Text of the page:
ABSTRACT: Biomimicry: Lightweighting Inspired by Nature
Cheetahs, falcons, hummingbirds, and dragonflies long ago took the sustainability challenge and won. Nature’s champions sip energy, shave material use, eschew toxins, and their ultralight materials perform, adapt, and self-repair in ways that inspire envy and emulation. Janine Benyus is the author of Biomimicry: Innovation Inspired by Nature and founder of Biomimicry 3.8, a biological intelligence firm that brings nature’s best ideas to engineering and design tables worldwide. At Converge, she’ll explore the nexus of lightweighting and climate solutions, and reveal a new generation of biomimetic algorithms to build on Optistruct’s bone-inspired success.
Janine Benyus is the Co-‐founder of Biomimicry 3.8. She is a biologist, innovation consultant, and author of six books, including Biomimicry: Innovation Inspired by Nature. Since the book’s 1997 release, Janine has evolved the practice of biomimicry, consulting with businesses and conducting seminars about what can be learned from the genius of nature.
She has personally introduced millions to the meme of biomimicry through two TED talks, hundreds of conference keynote presentations, and a dozen documentaries such as Biomimicry, produced by Leonardo DiCaprio’s Tree Media, 11th Hour, Harmony, and The Nature of Things with David Suzuki, which aired in 71 countries. Most recently, Janine has been a featured speaker at Sustainable Brands 2016 and at Bloomberg BusinessWeek Design 2016.
However, Janine’s favorite role is biologist at the design table, where she introduces innovators to 3.8 billion years worth of brilliant, time-‐tested solutions through her work at Biomimicry 3.8.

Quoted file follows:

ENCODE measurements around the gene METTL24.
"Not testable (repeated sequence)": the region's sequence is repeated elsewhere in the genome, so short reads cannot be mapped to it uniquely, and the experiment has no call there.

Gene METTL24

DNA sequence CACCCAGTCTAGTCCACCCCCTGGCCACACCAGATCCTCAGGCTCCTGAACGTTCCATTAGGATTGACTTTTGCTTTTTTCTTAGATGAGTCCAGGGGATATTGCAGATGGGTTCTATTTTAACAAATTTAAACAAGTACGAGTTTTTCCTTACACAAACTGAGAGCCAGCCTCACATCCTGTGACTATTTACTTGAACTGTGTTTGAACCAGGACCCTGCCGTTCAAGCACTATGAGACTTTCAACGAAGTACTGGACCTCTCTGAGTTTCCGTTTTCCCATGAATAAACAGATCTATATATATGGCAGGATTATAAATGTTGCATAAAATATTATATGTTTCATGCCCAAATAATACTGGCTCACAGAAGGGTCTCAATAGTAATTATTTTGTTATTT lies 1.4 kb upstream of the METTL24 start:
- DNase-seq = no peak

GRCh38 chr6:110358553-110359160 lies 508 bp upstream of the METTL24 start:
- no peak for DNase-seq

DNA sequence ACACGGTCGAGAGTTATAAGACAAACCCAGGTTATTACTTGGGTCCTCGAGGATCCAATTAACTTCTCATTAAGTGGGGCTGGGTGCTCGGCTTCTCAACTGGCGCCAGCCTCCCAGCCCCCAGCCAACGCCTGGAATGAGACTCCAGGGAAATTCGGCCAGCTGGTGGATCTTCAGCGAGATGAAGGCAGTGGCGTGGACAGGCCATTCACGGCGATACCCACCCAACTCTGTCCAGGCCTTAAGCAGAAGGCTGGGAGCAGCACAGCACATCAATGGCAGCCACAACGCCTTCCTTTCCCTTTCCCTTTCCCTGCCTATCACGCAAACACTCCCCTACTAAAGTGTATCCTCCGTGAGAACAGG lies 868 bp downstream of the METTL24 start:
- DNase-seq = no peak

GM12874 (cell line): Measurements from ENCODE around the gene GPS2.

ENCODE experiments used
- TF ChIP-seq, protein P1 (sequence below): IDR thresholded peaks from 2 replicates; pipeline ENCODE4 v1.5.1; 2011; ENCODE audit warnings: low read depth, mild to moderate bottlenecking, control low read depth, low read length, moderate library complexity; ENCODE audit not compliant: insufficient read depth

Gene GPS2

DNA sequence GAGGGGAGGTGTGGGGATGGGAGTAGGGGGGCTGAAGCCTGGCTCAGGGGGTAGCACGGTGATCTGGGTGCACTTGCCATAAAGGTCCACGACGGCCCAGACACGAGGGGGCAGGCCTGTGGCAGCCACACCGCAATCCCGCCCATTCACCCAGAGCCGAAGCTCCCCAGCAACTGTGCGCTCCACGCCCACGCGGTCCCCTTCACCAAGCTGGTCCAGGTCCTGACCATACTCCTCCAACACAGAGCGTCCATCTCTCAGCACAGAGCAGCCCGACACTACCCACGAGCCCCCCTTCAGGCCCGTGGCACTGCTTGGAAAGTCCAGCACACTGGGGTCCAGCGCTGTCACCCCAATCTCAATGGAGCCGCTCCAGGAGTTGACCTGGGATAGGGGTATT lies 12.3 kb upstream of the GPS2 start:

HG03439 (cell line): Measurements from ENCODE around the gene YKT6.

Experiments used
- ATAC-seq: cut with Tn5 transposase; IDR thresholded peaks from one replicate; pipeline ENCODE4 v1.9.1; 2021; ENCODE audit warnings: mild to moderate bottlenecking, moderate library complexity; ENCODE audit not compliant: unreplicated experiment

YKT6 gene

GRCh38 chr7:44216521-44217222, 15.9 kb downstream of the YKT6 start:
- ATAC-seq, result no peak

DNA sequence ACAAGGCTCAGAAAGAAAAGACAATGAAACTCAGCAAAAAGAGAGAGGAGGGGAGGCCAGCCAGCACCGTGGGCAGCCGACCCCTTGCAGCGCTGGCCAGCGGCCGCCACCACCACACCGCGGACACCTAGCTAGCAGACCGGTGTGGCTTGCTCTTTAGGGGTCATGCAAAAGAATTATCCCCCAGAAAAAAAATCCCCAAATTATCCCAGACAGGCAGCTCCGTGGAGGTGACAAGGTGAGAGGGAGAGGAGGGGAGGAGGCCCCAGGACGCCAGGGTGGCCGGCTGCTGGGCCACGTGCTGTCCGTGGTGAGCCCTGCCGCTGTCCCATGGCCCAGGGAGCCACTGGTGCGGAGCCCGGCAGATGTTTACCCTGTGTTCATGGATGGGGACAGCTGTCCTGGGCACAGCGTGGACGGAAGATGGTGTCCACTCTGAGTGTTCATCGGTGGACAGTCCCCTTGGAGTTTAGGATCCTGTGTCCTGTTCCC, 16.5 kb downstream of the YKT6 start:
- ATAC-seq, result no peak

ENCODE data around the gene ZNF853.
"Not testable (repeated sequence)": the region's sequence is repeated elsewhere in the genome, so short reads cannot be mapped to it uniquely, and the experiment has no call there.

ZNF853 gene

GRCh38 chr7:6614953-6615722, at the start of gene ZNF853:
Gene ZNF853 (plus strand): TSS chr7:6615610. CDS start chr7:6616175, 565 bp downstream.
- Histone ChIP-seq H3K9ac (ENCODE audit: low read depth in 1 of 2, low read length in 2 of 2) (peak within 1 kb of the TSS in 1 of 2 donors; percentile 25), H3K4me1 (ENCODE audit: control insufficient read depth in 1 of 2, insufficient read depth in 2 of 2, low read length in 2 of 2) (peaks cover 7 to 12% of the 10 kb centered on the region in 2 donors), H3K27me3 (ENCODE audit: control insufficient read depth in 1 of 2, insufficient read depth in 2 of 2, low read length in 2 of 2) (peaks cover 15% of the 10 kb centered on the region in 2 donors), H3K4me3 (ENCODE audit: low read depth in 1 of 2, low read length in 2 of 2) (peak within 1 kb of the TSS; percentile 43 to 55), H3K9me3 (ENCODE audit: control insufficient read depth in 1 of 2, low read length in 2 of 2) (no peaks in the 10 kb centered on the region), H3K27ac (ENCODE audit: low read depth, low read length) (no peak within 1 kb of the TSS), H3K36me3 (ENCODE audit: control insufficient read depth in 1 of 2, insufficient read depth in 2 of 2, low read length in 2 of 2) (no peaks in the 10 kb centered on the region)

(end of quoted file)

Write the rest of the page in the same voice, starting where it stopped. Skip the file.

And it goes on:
In 1998, Janine co-‐founded the Biomimicry Guild with Dr. Dayna Baumeister. That consultancy morphed into Biomimicry 3.8, a B-‐Corp social enterprise providing biomimicry consulting services to clients like Boeing, Colgate-‐Palmolive, Nike, General Electric, Herman Miller, HOK architects, IDEO, Natura, Procter and Gamble, Levi’s, Kohler, and General Mills. As a result of working with Janine’s team, the world’s largest commercial carpet manufacturer, Interface, Inc., introduced a carpet line inspired by random pattern formation in nature. In record time, Entropy™/I2 rose to become Interface’s top-‐selling product, representing 40% of its carpet tile sales.
In 2006, Janine co-‐founded The Biomimicry Institute, a non-‐profit institute to embed biomimicry in formal education and informal spaces such as museums and nature centers. Over 4,000 educators are now part of the Biomimicry Education Network, introducing biology’s lessons to students who will one day design, engineer, and manage our world. In 2008, the institute launched AskNature.org, an award-‐winning bio-‐inspiration site for inventors.
Among various other roles, Janine serves on the U.S. Green Building Council Board of Directors, the advisory board for the Ray C. Anderson Foundation, the advisory board for Project Drawdown and is an affiliate faculty member at The Biomimicry Center at Arizona State University.
Janine has received numerous awards including an Edward O. Wilson Biodiversity Technology Pioneer Award in 2015, The Gothenburg Award for Sustainable Development 2013, The Heinz Award 2011, Time Magazine’s Hero for the Planet Award 2008, United Nations Environment Programme’s Champion of the Earth for Science and Technology 2009, the Rachel Carson Environmental Ethics Award, the Lud Browman Award for Science Writing in Society, and the Barrows and Heinz Distinguished Lectureships. In 2010, BusinessWeek named Janine one of the World’s Most Influential Designers. In 2012, she received the Smithsonian Institution’s Cooper-‐Hewitt National Design Mind Award, given in recognition of a visionary who has had a profound impact on design theory, practice, or public awareness.
Her work in biomimicry has been featured in Fortune, Forbes, Newsweek, Esquire, The Economist, Time Magazine, Wired, New York Times, Wall Street Journal, National Geographic, Nature, the BBC and more.
An educator at heart, Janine believes that the more people learn from nature’s mentors, the more they’ll want to protect them. This is why she writes, speaks, and revels in describing the wild teachers in our midst.